Monday, 30 July 2007

Wimpy's Diner


Monday July 16th, 2007

“I am J. Wellington Wimpy, and I suggest we all have a hamburger on the house.” So proclaims Popeye’s sleepy-eyed mustachioed pal Wimpy at the beginning of “Plunder Island”, a sequence of ‘Thimble Theater’ Sunday comic strips that ran from 1933 to 1934. This was the only occasion that Thimble Theater’s creator, E.C. (Elize Crisler) Segar used the Sunday strips to tell an ongoing narrative: usually Segar’s Sunday strips were reserved for self-contained gags. In ‘Plunder Island,’ however, we see a comics master at work, weaving an intricate tale of piracy and adventure full of memorable characters (Wimpy, Olive Oyl, Alice The Goon, The Sea Hag), mystery, danger, and hamburgers.

J. Wellington Wimpy is a True Burger Lover. When captured by the Sea Hag he asks, “Do you, by chance, happen to have a bit of sandwich handy?” To which The Sea Hag replies, “I have fifty pounds of delicious frozen hamburger in the refrigerator. I’ll have the cook fry one for you.” Wimpy’s normally sleepy eyes pop open as he exclaims, “I beg pardon? Did you say Hamburger?” Wimpy then begins kissing The Sea Hag. “Wonderful lady, I cannot restrain myself any longer-- O pearl of sky-blue waters... eyes like distant suns radiant with atomic fire, my beloved hamburge-- ah, I mean Sea Hag.” Later, back on Popeye’s ship, Roughhouse the ship’s cook builds a hamburger stand on the deck to alleviate his homesickness (“You know, Popeye, I’m getting kind of homesick. Say, we used to have a lot of fun in my restaurant back home, didn’t we?”). Unfortunately for Roughhouse, his first customer turns out to be the ever-mooching J. Wellington Wimpy. “I will gladly pay you Tuesday for a hamburger today.” Roughhouse gets so angry he pushes his hamburger stand into the ocean. Wimpy, fully clothed, dives in after it. In the last panel of that strip we see Wimpy inside the hamburger stand, bobbing on the waves and talking to himself: “What’ll you have on your hamburger, Mr. Wimpy? I’ll have pickle, onion and lettuce, both.”

As ‘Plunder Island’ continues we see Wimpy wrestle a live cow (“Hamburgers on the hoof! Relax, you brute! I have you!”), make hamburgers out of five lions guarding The Sea Hag’s treasure (“Good heavens! My lions!” “No, Haggy-- my hamburgers!”) and get beaten up by a gorilla who refuses to be knocked out and turned into hamburgers.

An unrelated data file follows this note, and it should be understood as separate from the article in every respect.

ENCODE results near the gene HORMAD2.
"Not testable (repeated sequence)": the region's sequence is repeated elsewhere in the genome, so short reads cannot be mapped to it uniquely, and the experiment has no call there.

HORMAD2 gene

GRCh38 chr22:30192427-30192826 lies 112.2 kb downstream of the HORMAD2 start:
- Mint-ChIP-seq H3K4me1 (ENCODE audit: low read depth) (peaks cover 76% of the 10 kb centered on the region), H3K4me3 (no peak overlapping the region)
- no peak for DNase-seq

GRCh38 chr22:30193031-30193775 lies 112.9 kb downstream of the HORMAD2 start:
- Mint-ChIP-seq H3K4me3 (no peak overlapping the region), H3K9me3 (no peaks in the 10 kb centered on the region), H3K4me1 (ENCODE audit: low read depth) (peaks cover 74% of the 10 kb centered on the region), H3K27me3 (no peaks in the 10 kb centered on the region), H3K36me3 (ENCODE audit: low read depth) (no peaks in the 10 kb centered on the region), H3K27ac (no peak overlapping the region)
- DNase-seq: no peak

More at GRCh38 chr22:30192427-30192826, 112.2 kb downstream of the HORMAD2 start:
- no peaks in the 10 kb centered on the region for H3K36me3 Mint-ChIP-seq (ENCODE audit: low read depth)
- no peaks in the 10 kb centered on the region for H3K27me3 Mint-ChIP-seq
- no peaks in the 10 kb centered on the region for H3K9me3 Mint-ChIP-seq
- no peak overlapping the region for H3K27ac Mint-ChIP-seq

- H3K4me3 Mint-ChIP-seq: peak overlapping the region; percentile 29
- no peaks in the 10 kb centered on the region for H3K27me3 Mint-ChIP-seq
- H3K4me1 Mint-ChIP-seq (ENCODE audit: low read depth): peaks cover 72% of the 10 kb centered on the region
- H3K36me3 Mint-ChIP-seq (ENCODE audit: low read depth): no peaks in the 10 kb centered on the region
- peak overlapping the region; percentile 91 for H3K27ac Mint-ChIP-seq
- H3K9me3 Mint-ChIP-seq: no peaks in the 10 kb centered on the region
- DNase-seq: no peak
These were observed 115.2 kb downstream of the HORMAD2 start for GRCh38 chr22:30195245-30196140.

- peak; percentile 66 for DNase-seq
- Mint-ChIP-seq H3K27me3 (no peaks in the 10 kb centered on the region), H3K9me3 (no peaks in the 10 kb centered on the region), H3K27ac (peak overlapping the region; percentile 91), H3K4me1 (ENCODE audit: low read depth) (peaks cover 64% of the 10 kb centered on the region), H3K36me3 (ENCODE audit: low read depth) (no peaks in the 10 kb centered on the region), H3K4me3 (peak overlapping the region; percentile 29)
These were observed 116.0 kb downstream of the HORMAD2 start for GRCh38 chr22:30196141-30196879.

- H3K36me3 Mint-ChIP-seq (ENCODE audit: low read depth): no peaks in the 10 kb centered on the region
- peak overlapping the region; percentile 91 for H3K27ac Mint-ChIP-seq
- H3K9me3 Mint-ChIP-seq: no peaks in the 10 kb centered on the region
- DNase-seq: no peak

It makes sense that a restaurant named after a character who is willing to risk life and limb for a tasty burger would know a thing or two about hamburgers-- so I head for Wimpy’s Diner on The Danforth. Wimpy’s Diner (“There’s No Place Finer Than Wimpy’s Diner”) is a 50s-and-60s-themed restaurant chain with locations all over the city, but the Danforth location is near the glasses store where I’ve ordered new glasses for my Wedding Day. My old glasses are busted and twisted and scratched and chipped and held together by sheer force of will. If I stopped believing in my old glasses they would turn to dust and waft away in the breeze.

Earlier at the eye doctor I got eye drops and then went stumbling around outside with dilated pupils, the world blurry and washed-out white. I bought new shoes and a cream-colored shirt-- more items checked off my wedding checklist-- and then I dropped off my prescription before heading for Wimpy’s.

Walking into Wimpy’s is a blast of primary colors, red and blue: Red vinyl booths and stools, red and blue neon around the lunch counter. Bill Haley’s “Rock Around The Clock” is rockin’ from the speakers. The walls are plastered with images, a shrine to pop culture of a bygone era: Popeye, Lucille Ball, Babe Ruth, Elvis, Betty Boop, Jayne Mansfield, James Dean, Marilyn Monroe, The Three Stooges.

I sit down and a friendly server brings me a menu. I overhear another customer: “Their burgers are so good.” My napkin proclaims, “Our Specialty: Charcoal Broiled Hamburgers.” I order a hamburger.

The burger arrives lickety-split: a huge ten ounce slab of meat overlapping its bun. The burger is served open and the smell of grilled meat is making me INSANE. I lean closer, taking in the crosshatched grill marks and the condiments and toppings laid out on the bun: mustard, ketchup, lettuce, tomato, onion, relish (I should’ve asked for no relish) and two pickle slices arranged in a cross. The bun itself is a yellow egg bun, toasted, no seeds.

I pick up the huge burger and take a bite: nothing but meat. It’s beefy and salty with that odd Canadian taste that I still can’t quite place. Is it the feed? Something in the water? Additives to the beef? More research is called for!